conservatively valued at $2.5 billion in its incarnation as a television
franchise. It already brings in $500 million a year in TV advertising, plus
another $30 - $50 million in sponsorship packages, music sales, live tours
etc. The US
magazine "Advertising Age"
has reported that the owner of the already hugely valuable American Idol format is looking to add yet further
value to it. Freemantle Media is trying to eke even more revenue out of
what may already be the most lucrative multimedia property of all time.
On the back of the huge
viewing figures for the US television show, along with three core partners
integrated into the content, American
now seeking new opportunities by streaming the entire programme on AmericanIdol.com after it is
aired on television. Apparently, sponsors of the website already include
McDonalds and Mastercard. Last season in the US American Idol attracted 570 million votes and 65
million text messages. Sponsors (Ford Motor Company, Coca-Cola and Cingular
Wireless) are working ever harder to increase the revenue from American Idol and Ford plans
contests which will give regular viewers the opportunity to appear in music
videos featuring the final contestants.
All this is good news
for Simon Cowell, because in addition to the value of the US franchise (in which he has a
30% interest), its British cousin X-Factor
has been valued at £300 million. The valuation company Brand Finances
estimates this is the value of the X-Factor
franchise taking into account voting revenue, merchandising, TV advertising
and music sales. Simon Cowell's company, Syco, jointly produces X-Factor with Thames Television (owned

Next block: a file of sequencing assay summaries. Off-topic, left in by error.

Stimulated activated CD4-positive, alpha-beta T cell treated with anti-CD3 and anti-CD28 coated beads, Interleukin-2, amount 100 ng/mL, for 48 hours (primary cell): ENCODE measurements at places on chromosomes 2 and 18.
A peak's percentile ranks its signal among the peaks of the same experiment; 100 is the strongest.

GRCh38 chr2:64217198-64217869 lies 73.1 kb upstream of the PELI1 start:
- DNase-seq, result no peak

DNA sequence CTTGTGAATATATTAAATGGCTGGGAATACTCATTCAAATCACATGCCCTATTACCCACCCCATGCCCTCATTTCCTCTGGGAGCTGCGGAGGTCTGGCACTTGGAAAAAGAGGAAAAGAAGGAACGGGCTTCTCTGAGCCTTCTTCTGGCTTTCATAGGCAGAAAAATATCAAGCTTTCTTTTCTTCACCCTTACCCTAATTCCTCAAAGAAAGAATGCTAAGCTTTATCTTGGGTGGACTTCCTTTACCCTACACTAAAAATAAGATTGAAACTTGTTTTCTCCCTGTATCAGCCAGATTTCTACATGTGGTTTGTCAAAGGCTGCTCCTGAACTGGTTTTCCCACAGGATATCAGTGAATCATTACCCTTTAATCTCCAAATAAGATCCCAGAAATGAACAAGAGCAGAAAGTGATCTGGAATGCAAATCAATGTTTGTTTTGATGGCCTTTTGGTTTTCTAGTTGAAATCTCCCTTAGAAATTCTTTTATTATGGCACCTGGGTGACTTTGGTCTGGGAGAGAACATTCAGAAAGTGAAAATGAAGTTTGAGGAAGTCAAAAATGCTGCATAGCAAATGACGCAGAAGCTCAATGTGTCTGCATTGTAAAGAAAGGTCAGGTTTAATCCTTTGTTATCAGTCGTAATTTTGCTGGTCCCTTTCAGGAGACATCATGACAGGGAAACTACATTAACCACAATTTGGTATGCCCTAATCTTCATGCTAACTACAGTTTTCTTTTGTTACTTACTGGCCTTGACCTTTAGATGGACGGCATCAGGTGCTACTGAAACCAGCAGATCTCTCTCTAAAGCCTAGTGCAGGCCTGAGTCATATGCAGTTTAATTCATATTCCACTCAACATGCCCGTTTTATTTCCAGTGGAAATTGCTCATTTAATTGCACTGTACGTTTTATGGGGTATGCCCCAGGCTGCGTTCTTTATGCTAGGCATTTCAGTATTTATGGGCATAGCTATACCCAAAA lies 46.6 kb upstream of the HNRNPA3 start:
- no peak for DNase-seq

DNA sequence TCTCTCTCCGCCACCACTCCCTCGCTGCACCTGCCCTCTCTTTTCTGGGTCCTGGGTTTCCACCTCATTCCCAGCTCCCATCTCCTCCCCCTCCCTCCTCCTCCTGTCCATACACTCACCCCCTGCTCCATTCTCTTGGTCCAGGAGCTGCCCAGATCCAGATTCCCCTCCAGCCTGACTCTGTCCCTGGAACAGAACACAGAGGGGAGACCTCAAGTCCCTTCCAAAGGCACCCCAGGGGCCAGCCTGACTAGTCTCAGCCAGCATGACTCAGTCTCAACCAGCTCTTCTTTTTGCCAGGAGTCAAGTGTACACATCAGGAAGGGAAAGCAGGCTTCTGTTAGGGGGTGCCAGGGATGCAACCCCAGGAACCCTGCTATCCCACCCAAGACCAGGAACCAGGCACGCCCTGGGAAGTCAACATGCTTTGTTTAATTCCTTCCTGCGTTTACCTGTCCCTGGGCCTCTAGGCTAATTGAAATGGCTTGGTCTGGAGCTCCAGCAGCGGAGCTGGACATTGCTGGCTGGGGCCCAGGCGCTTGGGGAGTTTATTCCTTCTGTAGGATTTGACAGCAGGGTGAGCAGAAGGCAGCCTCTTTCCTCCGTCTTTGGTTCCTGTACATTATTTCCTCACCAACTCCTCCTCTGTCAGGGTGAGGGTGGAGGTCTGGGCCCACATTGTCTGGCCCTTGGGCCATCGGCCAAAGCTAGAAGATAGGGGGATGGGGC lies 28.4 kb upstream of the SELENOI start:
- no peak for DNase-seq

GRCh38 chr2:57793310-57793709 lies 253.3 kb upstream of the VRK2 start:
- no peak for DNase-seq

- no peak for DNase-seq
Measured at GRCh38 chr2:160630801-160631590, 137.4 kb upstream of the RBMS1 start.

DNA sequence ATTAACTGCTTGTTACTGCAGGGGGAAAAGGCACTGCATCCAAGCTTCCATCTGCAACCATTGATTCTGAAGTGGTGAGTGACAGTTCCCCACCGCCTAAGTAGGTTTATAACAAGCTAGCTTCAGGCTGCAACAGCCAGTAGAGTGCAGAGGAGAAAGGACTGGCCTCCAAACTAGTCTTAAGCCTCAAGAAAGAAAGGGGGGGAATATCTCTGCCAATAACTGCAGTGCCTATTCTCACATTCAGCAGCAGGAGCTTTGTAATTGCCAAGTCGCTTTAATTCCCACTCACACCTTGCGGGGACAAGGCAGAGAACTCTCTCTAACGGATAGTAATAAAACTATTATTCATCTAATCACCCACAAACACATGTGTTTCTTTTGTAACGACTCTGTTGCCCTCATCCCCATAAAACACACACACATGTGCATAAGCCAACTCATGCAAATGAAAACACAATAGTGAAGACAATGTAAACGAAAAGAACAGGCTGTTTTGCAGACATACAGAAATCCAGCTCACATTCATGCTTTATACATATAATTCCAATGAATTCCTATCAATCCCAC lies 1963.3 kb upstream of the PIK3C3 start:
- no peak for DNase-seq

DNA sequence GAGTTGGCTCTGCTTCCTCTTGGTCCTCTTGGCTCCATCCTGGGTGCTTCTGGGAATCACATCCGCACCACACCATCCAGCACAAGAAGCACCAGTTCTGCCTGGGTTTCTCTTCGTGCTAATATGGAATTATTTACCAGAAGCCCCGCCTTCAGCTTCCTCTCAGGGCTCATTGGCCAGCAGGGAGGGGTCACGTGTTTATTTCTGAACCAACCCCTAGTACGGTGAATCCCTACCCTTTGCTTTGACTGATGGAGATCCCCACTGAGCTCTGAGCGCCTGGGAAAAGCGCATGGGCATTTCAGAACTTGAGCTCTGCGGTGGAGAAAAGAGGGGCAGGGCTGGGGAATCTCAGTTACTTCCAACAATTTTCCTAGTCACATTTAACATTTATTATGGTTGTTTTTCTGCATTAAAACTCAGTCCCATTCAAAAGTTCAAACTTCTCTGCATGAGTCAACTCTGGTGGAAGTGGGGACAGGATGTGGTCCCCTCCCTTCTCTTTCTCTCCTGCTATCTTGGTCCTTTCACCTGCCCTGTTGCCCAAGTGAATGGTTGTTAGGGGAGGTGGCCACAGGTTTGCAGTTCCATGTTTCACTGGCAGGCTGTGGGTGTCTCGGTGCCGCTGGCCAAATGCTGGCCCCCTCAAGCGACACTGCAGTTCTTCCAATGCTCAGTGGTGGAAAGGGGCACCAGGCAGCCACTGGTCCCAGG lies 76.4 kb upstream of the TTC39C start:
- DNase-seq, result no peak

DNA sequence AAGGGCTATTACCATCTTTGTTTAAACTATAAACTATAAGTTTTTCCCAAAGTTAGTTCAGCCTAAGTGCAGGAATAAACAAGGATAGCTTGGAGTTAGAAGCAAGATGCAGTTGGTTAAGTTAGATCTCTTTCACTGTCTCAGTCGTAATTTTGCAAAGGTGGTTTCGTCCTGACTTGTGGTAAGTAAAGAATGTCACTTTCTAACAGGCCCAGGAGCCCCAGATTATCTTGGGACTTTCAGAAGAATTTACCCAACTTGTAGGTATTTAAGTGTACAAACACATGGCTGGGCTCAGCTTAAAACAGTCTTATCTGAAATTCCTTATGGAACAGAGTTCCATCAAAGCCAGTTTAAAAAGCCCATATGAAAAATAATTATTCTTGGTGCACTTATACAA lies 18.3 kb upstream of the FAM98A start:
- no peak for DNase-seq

by Freemantle Media) and shares its profits.
There is no UK or US statute or case yet which
specifically grants legal protection to a television format. The first
specific recognition by any court of the existence of the format in a
broadcast programme (in this case it was a radio programme) was in 2001 by
the Supreme Court of Hungary. Since then decisions by courts in a number of
countries including Holland and Brazil
have confirmed that in appropriate circumstances a court will afford
protection to television formats.
However, these are
staggering sums of money to ascribe to a format particularly in the US,
where in the litigation brought by the rights owners of Survivor against ITV.com, the
rights owners of I'm a Celebrity:
Get Me Out of Here!, Judge Preska dismissed the claim
saying: "the evolution of TV
shows ... is a continual process involving borrowing liberally from
what has gone before". She clearly recognised that all new
formats owe something at least to their predecessors, and to succeed in a
claim for infringement you must establish copying rather than mere
Organisations such as
the International Format Lawyers Association (www.ifla.tv)
and the Format Recognition and Protection Association (www.frapa.org)
are committed to protecting the rights in programmes which are original and
have been developed carefully by substantial investment of time and
expertise. Our view is that in the right circumstances both a US or a UK court would protect an
original programme format.
However, while a
definitive case is still awaited in the UK or US (the principal sources
of successful formats worldwide), these sums are still remarkably high
valuations for a species of intellectual property which lacks legal
certainty. Until then great care should be taken to ensure that if there is
a dispute, your format will enjoy the best chance of protection (see www.ifla.tv
to obtain details of the IFLA seminar and guide How to Protect Your Format).